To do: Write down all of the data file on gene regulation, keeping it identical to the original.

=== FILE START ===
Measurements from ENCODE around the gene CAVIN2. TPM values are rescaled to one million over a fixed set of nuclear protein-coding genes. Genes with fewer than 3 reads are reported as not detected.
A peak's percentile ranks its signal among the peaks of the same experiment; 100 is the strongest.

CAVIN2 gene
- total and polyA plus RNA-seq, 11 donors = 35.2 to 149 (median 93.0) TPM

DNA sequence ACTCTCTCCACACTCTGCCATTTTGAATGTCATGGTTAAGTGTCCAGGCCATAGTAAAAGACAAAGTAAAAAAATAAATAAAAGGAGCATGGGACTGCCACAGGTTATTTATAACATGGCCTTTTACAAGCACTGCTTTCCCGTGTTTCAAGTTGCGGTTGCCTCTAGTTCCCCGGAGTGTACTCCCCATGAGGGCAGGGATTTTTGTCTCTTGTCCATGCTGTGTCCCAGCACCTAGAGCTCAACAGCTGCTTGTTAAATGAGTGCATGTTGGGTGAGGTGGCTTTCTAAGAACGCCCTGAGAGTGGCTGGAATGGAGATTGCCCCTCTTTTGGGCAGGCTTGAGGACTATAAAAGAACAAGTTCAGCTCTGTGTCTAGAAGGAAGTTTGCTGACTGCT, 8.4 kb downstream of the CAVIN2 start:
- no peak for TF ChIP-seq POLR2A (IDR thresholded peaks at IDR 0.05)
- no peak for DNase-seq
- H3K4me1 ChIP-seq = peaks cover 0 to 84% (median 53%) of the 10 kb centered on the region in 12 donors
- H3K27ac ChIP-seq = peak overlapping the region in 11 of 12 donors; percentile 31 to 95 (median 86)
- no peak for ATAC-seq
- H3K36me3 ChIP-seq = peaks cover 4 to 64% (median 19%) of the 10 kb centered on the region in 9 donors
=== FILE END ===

Measurements from ENCODE around the gene CAVIN2. TPM values are rescaled to one million over a fixed set of nuclear protein-coding genes. Genes with fewer than 3 reads are reported as not detected.
A peak's percentile ranks its signal among the peaks of the same experiment; 100 is the strongest.

CAVIN2 gene
- total and polyA plus RNA-seq, 11 donors = 35.2 to 149 (median 93.0) TPM

DNA sequence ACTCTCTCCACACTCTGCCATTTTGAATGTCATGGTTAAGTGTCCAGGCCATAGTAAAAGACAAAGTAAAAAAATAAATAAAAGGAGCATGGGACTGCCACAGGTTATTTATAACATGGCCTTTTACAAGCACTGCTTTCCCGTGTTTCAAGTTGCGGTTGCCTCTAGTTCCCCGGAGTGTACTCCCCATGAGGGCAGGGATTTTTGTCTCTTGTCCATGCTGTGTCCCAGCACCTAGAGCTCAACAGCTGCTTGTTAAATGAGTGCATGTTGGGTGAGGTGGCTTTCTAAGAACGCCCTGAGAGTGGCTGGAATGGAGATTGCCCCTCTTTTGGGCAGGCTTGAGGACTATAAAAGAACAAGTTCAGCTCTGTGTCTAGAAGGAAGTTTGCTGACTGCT, 8.4 kb downstream of the CAVIN2 start:
- no peak for TF ChIP-seq POLR2A (IDR thresholded peaks at IDR 0.05)
- no peak for DNase-seq
- H3K4me1 ChIP-seq = peaks cover 0 to 84% (median 53%) of the 10 kb centered on the region in 12 donors
- H3K27ac ChIP-seq = peak overlapping the region in 11 of 12 donors; percentile 31 to 95 (median 86)
- no peak for ATAC-seq
- H3K36me3 ChIP-seq = peaks cover 4 to 64% (median 19%) of the 10 kb centered on the region in 9 donors